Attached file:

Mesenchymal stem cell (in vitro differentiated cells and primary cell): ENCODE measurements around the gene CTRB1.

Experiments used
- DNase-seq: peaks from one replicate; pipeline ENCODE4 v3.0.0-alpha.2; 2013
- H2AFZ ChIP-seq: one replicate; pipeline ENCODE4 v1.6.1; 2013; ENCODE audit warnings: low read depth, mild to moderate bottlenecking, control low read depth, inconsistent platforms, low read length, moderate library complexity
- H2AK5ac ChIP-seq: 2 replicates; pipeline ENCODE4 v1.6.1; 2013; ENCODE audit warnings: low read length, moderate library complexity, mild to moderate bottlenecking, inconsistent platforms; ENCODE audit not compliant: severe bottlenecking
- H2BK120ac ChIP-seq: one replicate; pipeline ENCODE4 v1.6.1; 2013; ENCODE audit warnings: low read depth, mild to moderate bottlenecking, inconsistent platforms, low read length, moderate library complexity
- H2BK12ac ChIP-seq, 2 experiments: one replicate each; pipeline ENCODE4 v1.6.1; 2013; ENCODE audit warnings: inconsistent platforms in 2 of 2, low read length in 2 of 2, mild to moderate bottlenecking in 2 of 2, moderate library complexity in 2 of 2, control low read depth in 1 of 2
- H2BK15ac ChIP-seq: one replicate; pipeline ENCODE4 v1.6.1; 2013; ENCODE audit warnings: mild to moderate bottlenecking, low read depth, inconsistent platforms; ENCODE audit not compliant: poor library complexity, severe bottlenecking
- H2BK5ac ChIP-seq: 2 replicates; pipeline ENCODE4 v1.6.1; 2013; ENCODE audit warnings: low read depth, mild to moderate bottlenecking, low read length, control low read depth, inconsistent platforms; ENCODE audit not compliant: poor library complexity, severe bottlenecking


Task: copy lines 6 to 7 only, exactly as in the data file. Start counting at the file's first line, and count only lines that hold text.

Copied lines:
- H2BK120ac ChIP-seq: one replicate; pipeline ENCODE4 v1.6.1; 2013; ENCODE audit warnings: low read depth, mild to moderate bottlenecking, inconsistent platforms, low read length, moderate library complexity
- H2BK12ac ChIP-seq, 2 experiments: one replicate each; pipeline ENCODE4 v1.6.1; 2013; ENCODE audit warnings: inconsistent platforms in 2 of 2, low read length in 2 of 2, mild to moderate bottlenecking in 2 of 2, moderate library complexity in 2 of 2, control low read depth in 1 of 2